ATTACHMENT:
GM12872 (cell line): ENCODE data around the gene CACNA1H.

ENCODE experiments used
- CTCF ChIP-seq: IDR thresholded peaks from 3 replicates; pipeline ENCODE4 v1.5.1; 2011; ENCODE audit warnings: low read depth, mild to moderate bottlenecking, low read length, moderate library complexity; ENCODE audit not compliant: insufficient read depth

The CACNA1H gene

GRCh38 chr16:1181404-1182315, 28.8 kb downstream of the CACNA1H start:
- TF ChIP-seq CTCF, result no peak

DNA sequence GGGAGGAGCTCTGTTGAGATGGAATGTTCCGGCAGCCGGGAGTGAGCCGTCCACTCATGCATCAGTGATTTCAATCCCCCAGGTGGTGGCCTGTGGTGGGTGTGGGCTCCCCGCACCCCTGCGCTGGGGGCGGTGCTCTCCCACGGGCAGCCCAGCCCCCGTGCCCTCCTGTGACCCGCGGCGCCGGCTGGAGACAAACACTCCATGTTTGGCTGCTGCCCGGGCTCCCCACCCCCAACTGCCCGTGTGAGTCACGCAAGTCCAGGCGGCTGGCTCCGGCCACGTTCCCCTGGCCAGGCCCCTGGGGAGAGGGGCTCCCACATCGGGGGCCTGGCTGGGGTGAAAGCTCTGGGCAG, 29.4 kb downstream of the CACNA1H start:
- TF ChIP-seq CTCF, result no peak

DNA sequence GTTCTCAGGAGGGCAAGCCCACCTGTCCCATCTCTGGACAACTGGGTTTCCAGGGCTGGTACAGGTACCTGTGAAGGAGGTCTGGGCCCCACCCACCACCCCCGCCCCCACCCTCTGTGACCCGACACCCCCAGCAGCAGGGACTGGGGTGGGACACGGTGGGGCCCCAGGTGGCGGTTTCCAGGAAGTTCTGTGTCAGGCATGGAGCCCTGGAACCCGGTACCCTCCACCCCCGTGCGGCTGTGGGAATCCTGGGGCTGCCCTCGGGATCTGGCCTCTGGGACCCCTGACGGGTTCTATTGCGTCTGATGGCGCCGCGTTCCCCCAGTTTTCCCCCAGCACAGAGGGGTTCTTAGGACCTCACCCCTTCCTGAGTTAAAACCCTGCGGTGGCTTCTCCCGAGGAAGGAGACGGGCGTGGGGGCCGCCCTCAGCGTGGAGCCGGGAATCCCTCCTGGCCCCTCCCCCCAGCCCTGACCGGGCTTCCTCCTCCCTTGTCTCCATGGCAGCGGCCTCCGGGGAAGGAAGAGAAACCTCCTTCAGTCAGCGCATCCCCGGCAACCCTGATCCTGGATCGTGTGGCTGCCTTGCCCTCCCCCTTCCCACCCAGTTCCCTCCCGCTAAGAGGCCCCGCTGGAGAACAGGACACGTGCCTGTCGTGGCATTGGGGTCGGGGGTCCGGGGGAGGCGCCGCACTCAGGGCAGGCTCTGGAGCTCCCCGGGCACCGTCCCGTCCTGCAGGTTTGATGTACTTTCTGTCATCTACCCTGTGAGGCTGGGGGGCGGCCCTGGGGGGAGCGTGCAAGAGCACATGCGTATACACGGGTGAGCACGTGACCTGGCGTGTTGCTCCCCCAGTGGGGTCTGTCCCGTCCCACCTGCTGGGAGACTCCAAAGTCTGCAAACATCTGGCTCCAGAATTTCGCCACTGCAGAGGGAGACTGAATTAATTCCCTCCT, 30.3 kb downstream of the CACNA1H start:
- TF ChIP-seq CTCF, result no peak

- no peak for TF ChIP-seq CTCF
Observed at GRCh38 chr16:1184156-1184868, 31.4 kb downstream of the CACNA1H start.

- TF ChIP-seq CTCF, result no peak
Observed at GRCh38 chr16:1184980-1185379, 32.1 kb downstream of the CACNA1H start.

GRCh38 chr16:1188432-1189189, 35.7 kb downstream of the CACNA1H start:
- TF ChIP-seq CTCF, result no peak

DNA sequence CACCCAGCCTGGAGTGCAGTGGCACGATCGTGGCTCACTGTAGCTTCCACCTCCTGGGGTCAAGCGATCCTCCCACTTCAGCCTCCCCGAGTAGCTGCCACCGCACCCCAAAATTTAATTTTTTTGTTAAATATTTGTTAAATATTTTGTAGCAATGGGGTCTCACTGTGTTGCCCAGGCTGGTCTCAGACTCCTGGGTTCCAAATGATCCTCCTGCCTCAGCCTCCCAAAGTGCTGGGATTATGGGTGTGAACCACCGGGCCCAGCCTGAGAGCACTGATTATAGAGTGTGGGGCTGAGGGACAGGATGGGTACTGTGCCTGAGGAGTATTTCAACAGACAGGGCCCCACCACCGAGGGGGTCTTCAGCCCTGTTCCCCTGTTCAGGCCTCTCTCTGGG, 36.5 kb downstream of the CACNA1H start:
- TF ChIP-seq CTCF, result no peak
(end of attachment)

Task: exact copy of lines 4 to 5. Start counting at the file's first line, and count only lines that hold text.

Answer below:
The CACNA1H gene

GRCh38 chr16:1181404-1182315, 28.8 kb downstream of the CACNA1H start: